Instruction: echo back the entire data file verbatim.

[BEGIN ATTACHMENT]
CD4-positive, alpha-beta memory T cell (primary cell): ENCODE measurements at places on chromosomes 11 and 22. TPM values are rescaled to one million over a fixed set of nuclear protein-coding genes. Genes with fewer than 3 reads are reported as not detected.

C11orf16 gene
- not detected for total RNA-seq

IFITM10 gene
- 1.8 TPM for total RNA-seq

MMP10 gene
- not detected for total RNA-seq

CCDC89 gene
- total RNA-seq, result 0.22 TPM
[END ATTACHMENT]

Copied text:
CD4-positive, alpha-beta memory T cell (primary cell): ENCODE measurements at places on chromosomes 11 and 22. TPM values are rescaled to one million over a fixed set of nuclear protein-coding genes. Genes with fewer than 3 reads are reported as not detected.

C11orf16 gene
- not detected for total RNA-seq

IFITM10 gene
- 1.8 TPM for total RNA-seq

MMP10 gene
- not detected for total RNA-seq

CCDC89 gene
- total RNA-seq, result 0.22 TPM